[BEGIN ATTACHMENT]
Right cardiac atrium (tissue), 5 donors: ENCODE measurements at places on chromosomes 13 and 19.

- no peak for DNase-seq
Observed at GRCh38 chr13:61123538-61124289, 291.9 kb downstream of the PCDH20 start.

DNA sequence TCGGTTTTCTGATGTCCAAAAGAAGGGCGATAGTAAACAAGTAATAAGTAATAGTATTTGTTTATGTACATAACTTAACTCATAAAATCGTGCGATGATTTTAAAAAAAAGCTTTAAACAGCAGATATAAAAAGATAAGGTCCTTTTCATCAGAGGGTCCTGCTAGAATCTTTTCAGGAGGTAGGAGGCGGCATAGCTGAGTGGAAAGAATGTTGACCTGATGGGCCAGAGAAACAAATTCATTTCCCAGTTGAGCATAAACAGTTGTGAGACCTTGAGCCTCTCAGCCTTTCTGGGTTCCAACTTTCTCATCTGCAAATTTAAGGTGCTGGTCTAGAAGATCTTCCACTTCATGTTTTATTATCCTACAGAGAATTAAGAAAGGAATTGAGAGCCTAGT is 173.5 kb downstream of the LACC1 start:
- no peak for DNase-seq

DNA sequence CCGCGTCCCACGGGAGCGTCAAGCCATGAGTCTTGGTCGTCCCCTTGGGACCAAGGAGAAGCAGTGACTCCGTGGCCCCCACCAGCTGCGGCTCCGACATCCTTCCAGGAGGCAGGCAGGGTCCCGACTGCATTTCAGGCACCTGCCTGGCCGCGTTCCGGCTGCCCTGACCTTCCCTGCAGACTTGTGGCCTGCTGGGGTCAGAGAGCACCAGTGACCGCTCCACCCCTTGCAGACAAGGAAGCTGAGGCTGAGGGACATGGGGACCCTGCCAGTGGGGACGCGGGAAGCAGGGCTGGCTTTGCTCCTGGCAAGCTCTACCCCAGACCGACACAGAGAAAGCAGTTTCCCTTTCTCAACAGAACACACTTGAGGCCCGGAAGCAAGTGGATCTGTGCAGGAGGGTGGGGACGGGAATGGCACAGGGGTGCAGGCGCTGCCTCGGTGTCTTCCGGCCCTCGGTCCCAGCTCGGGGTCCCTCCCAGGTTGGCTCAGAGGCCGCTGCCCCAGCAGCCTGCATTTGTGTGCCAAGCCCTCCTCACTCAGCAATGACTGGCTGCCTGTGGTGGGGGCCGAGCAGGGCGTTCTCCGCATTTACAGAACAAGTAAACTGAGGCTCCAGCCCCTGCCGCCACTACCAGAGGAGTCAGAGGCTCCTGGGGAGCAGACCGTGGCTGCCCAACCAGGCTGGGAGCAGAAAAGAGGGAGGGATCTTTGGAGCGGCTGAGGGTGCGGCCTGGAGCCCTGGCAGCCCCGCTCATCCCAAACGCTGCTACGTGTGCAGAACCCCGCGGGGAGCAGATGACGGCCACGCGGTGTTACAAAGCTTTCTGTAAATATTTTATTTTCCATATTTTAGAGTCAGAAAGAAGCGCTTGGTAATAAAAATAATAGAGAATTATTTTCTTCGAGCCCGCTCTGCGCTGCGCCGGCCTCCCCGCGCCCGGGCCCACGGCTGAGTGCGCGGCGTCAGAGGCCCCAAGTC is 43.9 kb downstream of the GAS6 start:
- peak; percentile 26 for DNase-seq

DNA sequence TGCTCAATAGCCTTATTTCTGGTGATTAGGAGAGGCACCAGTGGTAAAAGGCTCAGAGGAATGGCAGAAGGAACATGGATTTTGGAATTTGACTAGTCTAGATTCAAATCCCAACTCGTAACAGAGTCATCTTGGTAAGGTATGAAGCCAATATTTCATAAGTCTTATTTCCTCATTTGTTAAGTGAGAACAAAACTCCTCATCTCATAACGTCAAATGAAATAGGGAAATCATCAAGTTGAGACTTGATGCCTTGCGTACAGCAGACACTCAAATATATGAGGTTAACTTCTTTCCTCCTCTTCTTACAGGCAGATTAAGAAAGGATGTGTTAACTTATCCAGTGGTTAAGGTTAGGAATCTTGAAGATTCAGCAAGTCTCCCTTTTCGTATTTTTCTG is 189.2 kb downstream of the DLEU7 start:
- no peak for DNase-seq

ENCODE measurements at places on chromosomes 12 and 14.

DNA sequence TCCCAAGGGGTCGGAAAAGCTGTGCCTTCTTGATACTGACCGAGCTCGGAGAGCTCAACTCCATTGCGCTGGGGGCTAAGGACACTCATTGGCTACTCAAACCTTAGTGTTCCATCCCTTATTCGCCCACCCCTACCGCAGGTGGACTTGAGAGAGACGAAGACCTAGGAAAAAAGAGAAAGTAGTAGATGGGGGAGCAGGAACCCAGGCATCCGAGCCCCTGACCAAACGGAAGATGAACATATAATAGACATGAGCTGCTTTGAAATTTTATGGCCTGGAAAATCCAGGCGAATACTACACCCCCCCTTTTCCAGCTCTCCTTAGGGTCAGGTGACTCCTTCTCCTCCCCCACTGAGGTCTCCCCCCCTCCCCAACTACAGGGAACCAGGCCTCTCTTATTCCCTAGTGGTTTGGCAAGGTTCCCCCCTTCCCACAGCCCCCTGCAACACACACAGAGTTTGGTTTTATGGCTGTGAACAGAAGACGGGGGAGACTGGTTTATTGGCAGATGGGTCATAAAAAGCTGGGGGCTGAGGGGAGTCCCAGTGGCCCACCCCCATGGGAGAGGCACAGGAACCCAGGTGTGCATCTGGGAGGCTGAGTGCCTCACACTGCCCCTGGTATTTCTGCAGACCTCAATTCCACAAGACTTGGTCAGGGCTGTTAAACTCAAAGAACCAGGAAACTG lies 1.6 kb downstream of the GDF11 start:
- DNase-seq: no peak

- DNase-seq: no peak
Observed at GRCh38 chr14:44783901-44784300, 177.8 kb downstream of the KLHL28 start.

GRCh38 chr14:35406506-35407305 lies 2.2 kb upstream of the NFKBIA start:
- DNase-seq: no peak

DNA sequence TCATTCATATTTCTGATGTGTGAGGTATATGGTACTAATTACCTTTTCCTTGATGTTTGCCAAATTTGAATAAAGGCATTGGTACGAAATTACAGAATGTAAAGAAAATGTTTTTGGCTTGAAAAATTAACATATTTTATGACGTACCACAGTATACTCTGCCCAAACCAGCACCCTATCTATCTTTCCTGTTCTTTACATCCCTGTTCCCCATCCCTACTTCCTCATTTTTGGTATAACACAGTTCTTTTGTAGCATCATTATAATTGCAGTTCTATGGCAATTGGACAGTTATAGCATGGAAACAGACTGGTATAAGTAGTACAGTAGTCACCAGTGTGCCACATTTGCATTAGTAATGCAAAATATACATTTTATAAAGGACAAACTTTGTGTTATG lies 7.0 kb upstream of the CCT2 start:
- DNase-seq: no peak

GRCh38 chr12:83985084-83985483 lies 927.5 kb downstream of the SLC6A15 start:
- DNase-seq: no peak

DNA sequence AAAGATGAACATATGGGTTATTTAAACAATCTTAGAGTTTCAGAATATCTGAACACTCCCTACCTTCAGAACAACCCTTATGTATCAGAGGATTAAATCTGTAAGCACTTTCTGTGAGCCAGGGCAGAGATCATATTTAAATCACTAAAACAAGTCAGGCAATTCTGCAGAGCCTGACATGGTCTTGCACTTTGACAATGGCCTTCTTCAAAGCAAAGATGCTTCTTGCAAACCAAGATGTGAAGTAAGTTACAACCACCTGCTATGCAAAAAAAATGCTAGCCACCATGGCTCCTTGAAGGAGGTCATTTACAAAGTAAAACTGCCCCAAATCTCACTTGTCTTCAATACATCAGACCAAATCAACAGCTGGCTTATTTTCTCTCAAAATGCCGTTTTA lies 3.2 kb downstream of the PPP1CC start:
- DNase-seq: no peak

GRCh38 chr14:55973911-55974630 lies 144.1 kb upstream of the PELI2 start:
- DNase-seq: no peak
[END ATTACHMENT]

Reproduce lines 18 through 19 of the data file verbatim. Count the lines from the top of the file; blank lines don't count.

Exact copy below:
- DNase-seq: no peak

GRCh38 chr12:83985084-83985483 lies 927.5 kb downstream of the SLC6A15 start: